Herbert M. Woolf

Woolf Brothers store
Woolf Brothers store at 11th and Walnut, 1940. Courtesy of the Missouri Valley Special Collections.

The year 1880 was a good one for Alfred S. Woolf. Business was good; just a year before, he and his brother Samuel had moved their operation from Leavenworth, Kansas, to a three-story building at 557 Main Street in Kansas City. Here the Woolf Brothers sold men’s clothing and furnishings on the first two floors and operated a laundry and shirt factory on the third. They had made a name for themselves in Leavenworth selling made-to-measure shirts and doing business with some of the “toughest customers” in the West, including Wild Bill Hickok, Bat Masterson, and Buffalo Bill Cody, who were probably also familiar with another of the Woolf Brothers best-selling products—double-breasted red flannel underwear.

Alfred Woolf would also celebrate the birth of a son in 1880. Herbert M. Woolf, born October 11th that year, would eventually take the helm of Woolf Brothers and transform it into one of the Midwest’s classiest and most successful men’s clothiers. As an 1898 graduate of Central High, young Herbert Woolf started at the bottom of the family business and worked his way up from collector to window decorator to buyer, finally becoming a junior partner in his twenties.

After the death of his father in 1915, Herbert Woolf steered the company toward more diversified product lines and a further geographic reach, opening the flagship Woolf Brothers store at 11th and Walnut and establishing a first branch operation in Junction City, Kansas, the latter an outgrowth of Woolf’s pro bono assistance in uniforming U.S. troops preparing for World War I. In its heyday, Woolf Brothers set the style for men in Kansas City and throughout the region, with stores in Wichita, Dallas, Tulsa, and Memphis. As a manager, Woolf was beloved by his employees, who sometimes felt that the lifelong bachelor cared for them as he would a large adopted family. The company was known for its profit sharing opportunities and for hiring and keeping quality long-time employees, a practice that freed Woolf to pursue his many other interests.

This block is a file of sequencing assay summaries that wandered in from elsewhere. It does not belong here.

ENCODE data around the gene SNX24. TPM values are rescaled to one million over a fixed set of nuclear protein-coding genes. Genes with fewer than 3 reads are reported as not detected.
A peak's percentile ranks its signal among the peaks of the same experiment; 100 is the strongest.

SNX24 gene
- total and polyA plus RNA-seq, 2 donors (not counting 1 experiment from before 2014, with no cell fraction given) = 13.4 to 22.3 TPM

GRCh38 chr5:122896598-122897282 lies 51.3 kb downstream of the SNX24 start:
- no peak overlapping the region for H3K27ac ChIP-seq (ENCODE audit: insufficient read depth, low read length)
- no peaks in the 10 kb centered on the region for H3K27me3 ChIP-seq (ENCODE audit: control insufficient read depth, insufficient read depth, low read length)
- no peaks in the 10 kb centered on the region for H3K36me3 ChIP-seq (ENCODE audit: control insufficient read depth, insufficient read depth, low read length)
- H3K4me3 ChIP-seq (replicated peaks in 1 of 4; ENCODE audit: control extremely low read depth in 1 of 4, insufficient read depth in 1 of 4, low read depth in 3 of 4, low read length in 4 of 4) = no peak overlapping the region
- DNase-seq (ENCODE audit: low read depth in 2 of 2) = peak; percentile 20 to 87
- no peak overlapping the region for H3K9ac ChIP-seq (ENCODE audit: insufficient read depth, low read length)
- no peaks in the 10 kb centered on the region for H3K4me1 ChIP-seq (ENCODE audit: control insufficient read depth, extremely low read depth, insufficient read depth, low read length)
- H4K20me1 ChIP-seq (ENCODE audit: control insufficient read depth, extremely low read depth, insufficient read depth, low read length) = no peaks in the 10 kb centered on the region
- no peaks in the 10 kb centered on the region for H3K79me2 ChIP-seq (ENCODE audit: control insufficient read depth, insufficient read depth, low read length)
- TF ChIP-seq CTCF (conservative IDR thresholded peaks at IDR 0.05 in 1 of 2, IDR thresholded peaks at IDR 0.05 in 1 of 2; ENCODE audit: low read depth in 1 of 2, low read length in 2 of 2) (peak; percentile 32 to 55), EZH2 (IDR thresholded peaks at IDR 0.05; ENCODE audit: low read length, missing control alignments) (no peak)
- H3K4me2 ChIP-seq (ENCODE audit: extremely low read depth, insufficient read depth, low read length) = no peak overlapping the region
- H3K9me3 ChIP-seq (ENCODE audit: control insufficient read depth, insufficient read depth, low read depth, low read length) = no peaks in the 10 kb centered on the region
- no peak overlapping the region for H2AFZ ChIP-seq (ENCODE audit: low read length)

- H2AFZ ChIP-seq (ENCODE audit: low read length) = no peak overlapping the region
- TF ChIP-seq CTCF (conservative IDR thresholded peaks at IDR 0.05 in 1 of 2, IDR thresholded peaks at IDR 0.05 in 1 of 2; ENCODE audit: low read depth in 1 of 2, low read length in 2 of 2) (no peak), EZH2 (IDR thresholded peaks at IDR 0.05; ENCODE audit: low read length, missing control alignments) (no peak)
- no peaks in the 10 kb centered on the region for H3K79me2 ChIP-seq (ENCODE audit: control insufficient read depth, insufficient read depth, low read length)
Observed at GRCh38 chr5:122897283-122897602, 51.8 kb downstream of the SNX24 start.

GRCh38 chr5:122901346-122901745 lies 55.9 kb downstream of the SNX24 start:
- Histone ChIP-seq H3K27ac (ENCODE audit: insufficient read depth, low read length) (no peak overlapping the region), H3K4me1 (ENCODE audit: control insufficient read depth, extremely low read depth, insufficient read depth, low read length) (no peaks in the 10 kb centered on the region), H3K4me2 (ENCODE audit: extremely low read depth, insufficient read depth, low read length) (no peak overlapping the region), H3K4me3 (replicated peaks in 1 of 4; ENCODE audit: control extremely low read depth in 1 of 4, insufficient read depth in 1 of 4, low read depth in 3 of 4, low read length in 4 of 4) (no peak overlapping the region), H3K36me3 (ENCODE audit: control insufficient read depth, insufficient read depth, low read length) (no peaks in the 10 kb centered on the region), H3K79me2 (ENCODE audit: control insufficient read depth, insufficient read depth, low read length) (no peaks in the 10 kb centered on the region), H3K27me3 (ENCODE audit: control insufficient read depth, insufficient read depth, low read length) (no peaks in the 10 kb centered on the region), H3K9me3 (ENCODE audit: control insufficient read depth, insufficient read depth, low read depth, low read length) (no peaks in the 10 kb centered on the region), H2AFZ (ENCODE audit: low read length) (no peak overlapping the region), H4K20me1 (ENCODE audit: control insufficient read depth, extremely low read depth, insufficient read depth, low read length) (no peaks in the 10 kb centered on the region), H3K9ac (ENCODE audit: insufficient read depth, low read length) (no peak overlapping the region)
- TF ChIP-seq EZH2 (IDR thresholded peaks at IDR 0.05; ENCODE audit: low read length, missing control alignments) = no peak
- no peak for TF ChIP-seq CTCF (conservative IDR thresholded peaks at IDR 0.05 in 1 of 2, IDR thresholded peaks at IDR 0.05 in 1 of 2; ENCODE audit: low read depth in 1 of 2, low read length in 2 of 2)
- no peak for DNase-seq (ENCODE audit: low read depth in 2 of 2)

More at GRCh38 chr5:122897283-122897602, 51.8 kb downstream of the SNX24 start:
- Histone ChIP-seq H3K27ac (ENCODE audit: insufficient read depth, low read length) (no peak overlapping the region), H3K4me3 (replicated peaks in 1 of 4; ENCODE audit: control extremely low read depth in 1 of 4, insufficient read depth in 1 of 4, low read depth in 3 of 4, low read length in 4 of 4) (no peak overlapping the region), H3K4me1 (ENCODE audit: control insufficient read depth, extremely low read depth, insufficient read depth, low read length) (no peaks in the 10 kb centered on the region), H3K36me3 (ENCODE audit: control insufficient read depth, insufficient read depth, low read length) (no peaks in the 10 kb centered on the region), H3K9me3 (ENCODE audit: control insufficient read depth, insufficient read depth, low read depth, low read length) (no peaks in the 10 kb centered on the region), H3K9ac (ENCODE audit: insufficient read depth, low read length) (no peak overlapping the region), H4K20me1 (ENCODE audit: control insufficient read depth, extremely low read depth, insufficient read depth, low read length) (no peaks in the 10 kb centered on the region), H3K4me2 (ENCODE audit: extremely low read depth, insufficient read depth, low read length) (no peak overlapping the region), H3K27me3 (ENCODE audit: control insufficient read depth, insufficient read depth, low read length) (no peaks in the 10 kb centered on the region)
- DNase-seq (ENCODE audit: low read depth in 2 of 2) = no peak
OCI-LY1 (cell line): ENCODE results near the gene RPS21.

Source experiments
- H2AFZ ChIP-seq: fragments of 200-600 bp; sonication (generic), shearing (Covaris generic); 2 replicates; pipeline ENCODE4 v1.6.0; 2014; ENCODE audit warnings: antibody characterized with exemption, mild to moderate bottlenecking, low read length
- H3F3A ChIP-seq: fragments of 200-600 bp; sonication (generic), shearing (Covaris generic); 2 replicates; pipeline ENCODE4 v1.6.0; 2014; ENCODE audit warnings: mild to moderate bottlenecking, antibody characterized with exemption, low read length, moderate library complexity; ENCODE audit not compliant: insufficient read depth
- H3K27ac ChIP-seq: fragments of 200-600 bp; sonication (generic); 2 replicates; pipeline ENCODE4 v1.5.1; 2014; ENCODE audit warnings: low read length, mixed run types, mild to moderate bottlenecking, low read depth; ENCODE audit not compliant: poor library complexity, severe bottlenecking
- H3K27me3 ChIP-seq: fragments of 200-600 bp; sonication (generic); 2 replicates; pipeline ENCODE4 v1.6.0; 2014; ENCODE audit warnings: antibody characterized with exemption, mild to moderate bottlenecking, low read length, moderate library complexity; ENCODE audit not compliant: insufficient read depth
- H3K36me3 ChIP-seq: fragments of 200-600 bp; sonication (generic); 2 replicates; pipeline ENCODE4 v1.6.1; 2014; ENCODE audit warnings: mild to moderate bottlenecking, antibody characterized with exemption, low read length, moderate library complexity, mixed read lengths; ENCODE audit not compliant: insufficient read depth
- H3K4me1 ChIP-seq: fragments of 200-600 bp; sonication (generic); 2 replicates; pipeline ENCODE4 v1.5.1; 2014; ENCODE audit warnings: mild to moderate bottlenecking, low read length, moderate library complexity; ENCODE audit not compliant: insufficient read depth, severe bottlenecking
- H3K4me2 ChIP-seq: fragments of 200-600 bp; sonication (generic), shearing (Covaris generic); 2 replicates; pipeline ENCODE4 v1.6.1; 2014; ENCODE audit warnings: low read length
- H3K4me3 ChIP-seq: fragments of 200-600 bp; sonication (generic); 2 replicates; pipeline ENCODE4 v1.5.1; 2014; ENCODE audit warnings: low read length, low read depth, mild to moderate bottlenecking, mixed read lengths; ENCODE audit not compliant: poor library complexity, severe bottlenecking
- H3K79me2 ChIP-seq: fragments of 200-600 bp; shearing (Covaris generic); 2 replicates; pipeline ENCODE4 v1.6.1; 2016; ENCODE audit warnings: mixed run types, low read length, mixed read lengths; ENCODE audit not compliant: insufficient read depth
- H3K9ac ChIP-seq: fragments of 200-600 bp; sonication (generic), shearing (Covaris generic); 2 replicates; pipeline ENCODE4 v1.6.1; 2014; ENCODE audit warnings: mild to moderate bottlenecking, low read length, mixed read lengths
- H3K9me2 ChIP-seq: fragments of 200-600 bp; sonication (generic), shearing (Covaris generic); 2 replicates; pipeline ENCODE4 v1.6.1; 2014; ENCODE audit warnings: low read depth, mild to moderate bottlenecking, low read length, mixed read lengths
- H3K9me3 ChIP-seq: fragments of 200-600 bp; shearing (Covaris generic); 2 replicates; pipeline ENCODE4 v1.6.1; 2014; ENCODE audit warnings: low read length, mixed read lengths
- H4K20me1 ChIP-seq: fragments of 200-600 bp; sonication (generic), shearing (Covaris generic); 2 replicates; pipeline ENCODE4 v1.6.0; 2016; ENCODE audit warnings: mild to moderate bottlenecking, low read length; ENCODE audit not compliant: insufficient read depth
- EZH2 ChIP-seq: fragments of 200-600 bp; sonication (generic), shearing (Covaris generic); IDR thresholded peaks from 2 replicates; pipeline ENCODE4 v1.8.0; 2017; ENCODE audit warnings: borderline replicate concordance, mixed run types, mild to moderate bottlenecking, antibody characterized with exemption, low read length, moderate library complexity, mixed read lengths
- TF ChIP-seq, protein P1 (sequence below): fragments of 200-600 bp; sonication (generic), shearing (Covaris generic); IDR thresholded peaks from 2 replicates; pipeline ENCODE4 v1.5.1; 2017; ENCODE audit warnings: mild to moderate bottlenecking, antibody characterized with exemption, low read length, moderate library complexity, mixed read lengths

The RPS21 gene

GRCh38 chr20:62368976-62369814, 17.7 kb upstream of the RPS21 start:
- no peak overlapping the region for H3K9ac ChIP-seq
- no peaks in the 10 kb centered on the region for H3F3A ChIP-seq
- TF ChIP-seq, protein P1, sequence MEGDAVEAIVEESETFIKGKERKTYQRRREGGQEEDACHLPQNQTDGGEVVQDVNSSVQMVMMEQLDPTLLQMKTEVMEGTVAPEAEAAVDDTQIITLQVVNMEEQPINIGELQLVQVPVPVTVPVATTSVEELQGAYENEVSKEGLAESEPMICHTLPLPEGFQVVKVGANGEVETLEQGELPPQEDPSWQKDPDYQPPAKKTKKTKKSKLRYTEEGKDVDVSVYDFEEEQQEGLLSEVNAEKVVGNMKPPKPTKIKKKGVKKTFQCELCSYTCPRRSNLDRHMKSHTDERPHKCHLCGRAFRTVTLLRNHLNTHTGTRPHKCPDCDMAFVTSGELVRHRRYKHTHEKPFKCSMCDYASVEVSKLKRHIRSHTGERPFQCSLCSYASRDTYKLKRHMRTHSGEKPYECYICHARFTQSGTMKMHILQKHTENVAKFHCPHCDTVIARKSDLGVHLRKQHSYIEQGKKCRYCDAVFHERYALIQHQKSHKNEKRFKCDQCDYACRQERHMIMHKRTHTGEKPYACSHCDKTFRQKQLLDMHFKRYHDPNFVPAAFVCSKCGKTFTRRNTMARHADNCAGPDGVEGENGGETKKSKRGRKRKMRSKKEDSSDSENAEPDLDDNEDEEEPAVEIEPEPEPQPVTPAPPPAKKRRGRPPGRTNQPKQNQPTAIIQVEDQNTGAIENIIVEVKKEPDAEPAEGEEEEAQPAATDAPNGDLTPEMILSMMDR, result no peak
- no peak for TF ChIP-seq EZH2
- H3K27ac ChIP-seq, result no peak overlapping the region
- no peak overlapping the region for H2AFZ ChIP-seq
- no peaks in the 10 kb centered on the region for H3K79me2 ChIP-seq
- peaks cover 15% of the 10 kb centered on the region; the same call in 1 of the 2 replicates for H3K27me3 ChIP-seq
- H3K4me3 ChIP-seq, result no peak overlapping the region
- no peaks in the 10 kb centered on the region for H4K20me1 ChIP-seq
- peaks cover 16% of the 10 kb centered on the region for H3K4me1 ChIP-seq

Chief among these was his first and greatest love: horses. A boyhood interest in riding and ranching grew during an extended stay in Arizona, where Woolf was sent as a youth to recuperate from an illness. As an adult, he first raised Herefords and saddle horses on a farm near Bonner Springs. Success was apparent when his horse Beau Peavine won a grand championship at Madison Square Garden and his cattle herd was purchased by William Randolph Hearst to populate the pastures of his famous San Simeon ranch. But Woolf’s greatest triumph as a horseman was the victory of his own thoroughbred, Lawrin, in the 1938 Kentucky Derby. Lawrin was a product of Woolford, Woolf’s own 320 acre ranch. Located near today’s 79th and Mission Road, Woolford was then described as “a bit of old Kentucky: blue grass, big shade trees . . . all enclosed in the traditional white wooden fences.”

Throughout his life Woolf played a number of roles in addition to that of clothier and horseman. As hotelier, he partnered with Muehlebach owner Barney Allis in several projects. As movie mogul, he had an instrumental role in the creation of a Kansas City landmark, Loews Midland Theater at 13th and Main and later headed up a chain of 70 theaters. And as an early aviator he learned to fly and traveled in his own plane from one Woolf Brothers location to another.

When he died at age 83 in 1964 it seemed there were few activities in which Herbert Woolf had not turned a profit with panache and a true sense of adventure.

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